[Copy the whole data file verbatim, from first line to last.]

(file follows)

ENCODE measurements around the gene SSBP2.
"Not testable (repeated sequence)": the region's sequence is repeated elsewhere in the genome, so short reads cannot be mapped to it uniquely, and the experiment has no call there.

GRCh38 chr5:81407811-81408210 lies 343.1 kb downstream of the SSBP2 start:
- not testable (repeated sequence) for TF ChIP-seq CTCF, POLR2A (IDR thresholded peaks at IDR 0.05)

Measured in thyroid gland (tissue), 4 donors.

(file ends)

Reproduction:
ENCODE measurements around the gene SSBP2.
"Not testable (repeated sequence)": the region's sequence is repeated elsewhere in the genome, so short reads cannot be mapped to it uniquely, and the experiment has no call there.

GRCh38 chr5:81407811-81408210 lies 343.1 kb downstream of the SSBP2 start:
- not testable (repeated sequence) for TF ChIP-seq CTCF, POLR2A (IDR thresholded peaks at IDR 0.05)

Measured in thyroid gland (tissue), 4 donors.